After a dozen years and one full cycle of the Chinese zodiac, the free-spirited Taiwanese indie rock festival Spring Scream is still trying to figure things out.
For the second time in two years, the sprawling rockers' camping party is changing venues and also coming to terms with the necessity of a few pop stars dotting a lineup of 250 otherwise underground acts.
The three-day concert is still near the beach in southern Taiwan, but even after all these years it's not immune to growing pains - namely, adjusting to the exaggerated phenomenon it has become.
Since Spring Scream started with a couple of dozen bands and about 300 fans in 1995, it has exploded like a family of rabbits. For this year's festival, police expect about 100,000 rockers, ravers and gawkers to pour into Taiwan's southern tip, a tropical peninsula that has the town of Kenting at its epicentre and is surrounded by national park.
But not all of those heading south will attend Spring Scream. Last year, the concert drew about 7,000 to 10,000 punters a day, by far its biggest audiences. The other tens of thousands will attend one of several raves or pop concerts held in and around the national park (Spring Wave, now in its third year, is the biggest and best organised) or will simply fill the beaches and jam Kenting town.
The crowds have mushroomed to the extent that two years ago park officials became worried about the impact on the area's semi-protected natural environment, and police have long fretted over the weekend's spike in drug arrests and road deaths. So last year, national park officials laid down the law on parties and concerts, allowing only three events inside the park, all away from the congested town.
Spring Scream was given first choice of venues in a new open bidding system, but it still had to leave the farm it had happily called home for nine years. Last year the concert split into two venues almost 30km apart, a hippie camp and a big stage for pop stars. This year, however, Spring Scream's nine stages will all be back together on one site - the fields around the lighthouse at Oulanbi, the southernmost point of Taiwan.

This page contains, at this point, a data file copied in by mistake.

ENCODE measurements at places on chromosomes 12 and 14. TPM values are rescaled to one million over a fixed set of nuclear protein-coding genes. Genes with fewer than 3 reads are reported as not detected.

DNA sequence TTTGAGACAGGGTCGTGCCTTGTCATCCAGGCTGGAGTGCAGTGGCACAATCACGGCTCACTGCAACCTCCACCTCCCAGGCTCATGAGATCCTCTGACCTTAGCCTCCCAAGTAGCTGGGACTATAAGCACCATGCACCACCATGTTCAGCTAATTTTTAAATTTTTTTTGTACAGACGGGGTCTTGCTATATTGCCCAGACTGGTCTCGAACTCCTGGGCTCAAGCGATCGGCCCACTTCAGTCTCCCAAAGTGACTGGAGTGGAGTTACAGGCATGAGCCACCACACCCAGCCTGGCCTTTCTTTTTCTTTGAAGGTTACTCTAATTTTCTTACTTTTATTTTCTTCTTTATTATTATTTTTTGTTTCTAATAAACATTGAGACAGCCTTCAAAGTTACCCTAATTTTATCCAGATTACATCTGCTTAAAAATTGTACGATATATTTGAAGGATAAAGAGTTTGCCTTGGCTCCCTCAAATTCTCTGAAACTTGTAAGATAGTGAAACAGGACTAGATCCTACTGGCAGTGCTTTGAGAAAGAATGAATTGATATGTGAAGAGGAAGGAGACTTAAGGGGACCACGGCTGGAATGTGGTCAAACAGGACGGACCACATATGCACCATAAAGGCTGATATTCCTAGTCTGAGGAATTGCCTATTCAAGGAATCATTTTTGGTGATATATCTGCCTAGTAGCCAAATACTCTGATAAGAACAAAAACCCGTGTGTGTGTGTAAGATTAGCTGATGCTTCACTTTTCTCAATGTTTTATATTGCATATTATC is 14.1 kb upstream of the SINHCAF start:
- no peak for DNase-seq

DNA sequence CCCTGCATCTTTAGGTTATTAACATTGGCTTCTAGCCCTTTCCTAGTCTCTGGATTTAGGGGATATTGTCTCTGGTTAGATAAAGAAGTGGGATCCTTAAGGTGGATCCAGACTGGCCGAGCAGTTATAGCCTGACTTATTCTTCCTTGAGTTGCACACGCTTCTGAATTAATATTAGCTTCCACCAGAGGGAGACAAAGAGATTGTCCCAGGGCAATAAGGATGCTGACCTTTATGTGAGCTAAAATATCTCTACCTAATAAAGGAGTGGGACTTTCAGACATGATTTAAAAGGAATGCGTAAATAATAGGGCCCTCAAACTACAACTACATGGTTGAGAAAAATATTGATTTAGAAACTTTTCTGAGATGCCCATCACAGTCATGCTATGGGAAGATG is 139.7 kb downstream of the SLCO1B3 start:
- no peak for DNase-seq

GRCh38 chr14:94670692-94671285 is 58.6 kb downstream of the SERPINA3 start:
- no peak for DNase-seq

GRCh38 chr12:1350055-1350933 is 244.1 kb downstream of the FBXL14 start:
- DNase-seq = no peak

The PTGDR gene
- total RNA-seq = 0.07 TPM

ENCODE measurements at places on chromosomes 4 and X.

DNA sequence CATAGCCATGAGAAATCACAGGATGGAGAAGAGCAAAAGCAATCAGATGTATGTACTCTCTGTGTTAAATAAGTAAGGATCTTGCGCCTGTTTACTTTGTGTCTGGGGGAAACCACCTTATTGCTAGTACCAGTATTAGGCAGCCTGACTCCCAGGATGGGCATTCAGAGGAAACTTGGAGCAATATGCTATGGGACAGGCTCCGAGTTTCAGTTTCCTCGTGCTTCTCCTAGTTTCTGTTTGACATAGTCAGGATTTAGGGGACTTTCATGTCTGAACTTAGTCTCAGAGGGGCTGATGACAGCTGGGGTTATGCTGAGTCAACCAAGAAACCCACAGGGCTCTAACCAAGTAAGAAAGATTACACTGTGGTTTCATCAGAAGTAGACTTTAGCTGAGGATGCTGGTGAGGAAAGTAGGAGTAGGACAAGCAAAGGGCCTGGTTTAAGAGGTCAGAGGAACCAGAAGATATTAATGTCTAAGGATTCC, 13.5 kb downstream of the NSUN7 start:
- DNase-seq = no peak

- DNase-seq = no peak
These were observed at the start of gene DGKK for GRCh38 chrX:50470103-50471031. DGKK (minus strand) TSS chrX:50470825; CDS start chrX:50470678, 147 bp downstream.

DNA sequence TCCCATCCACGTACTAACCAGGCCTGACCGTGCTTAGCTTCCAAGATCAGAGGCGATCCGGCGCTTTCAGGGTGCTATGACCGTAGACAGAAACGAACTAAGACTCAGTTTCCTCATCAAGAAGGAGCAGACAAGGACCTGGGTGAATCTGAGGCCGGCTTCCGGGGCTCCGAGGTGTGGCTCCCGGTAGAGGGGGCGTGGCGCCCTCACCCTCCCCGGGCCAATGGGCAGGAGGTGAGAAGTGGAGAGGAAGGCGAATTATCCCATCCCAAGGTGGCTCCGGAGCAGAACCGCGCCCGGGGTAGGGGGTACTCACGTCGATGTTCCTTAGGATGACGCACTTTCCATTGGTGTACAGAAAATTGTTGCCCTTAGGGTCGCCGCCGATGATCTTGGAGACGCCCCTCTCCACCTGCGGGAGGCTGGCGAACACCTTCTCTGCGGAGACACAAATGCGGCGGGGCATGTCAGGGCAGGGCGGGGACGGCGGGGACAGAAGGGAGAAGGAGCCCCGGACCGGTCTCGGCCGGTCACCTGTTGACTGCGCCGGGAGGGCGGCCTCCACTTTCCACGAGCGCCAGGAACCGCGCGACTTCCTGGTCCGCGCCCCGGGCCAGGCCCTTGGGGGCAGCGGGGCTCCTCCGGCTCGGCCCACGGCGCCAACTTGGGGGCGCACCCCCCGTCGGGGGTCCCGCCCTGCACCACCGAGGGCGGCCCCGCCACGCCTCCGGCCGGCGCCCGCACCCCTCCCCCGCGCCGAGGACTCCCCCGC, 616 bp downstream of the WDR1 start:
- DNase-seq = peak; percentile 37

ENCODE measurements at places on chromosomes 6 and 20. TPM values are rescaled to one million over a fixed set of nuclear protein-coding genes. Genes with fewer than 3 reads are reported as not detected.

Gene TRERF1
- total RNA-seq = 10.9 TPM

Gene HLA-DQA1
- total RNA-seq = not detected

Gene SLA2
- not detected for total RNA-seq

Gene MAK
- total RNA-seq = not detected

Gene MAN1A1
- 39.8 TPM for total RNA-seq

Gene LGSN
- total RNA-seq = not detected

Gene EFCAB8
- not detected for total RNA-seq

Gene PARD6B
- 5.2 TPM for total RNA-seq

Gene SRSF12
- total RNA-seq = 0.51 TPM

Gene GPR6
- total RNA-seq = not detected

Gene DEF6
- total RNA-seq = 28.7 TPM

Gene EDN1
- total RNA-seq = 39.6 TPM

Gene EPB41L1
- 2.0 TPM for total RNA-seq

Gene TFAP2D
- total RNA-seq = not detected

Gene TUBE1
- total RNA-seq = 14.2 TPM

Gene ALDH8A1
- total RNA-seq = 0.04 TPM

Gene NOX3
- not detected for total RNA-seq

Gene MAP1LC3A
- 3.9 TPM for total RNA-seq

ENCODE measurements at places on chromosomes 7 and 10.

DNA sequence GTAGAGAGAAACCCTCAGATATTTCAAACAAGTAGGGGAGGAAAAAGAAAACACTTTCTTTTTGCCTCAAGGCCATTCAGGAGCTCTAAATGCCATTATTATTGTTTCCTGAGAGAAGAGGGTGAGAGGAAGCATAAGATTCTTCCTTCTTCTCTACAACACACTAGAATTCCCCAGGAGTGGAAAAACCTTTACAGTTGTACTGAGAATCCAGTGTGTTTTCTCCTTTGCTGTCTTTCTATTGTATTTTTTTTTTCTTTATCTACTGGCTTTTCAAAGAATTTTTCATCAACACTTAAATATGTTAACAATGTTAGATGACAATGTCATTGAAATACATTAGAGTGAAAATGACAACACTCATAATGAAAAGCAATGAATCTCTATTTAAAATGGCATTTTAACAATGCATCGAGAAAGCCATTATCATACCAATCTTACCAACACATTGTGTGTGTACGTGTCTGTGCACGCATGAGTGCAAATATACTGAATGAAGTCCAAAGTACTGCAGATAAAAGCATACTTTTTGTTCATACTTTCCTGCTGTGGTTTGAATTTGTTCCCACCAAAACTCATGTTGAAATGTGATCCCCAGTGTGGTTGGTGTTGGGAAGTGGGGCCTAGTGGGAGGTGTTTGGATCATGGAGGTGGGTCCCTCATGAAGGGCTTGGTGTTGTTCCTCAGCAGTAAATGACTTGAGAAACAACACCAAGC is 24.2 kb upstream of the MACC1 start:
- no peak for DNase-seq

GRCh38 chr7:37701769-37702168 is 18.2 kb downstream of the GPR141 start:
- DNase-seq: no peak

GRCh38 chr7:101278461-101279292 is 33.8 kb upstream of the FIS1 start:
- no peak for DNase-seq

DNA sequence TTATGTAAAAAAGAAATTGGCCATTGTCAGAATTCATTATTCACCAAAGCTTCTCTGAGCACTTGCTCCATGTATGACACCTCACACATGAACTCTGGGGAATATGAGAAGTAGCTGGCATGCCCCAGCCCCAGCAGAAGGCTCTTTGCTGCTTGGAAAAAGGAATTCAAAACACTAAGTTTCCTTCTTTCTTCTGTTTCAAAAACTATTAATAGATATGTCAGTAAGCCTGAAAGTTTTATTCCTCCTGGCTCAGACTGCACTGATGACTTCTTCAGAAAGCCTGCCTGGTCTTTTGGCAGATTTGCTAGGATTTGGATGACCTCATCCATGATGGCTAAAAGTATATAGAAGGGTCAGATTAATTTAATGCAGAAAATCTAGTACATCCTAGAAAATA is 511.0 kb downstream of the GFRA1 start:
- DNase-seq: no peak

Jimi Moe, a Seattle native who has organised the concert for the past 13 years with friend Wade Davis, says the new site will 'let everyone see all acts', whose offerings range from local garage rock to Japanese punk, New York electro-indie, world music, dance DJs and more.
The biggest names will be Taiwanese pop singers Faith Yang (Yang Nai-wen), Alan Kuo (Kuo You-lun) and Deserts Chang (Zhang Xuan), all of whom tend towards rock and write at least some of their own songs. What Spring Scream offers stars such as these, says Moe, is 'an opportunity to play a show that's not so scripted and structured, and for a different kind of audience'.
A few of the acts in the main stage lineup are local bands that Spring Scream has helped to promote over the years, such as hard-rocking groups Chairman and Back Quarter, and the post-punk circus of 88 Guava Seeds.
About a fifth of the 250 acts are from abroad and there will be a few dozen Taiwanese expat bands that could well read like a My Favourites list from MySpace. From New Zealand there's Battle Circus, whose sound is dramatic, grand and post-rock, but with formal song structure and vocals. Dimi Dero Inc is a French band full of cranking, scuzzy grooves with a roadhouse feel. Skittish-Voluptuous and Lowercase p are beats-heavy indie-pop bands from the northeastern US.
Then there are stalwarts such as Mimie-chan, a Japanese group that has been making the pilgrimage to Kenting for almost a decade, always dressing in bizarre stuffed animal costumes for sets of raucous, party-time ska. At least four Chinese indie bands from the mainland were forced to cancel, including the popular Muma and Third Party, because the central government refused them permission to visit Taiwan.
One highlight, says Moe, will be Vialka, a nomadic male/female duo that claims to have toured 45 countries on every continent dispensing the gypsy-esque material they describe as 'turbo-folk'.
According to the band's website, they consider themselves not just performers, but 'a social-scientific experiment, attempting to meet, communicate and work with extraordinary and little-known musicians and artists from everywhere and nowhere'.
At Spring Scream, they should feel right at home.
Spring Scream, Apr 4-6, Oulanbi, Taiwan, NT$1,600 (HK$413). Inquiries: springscream.com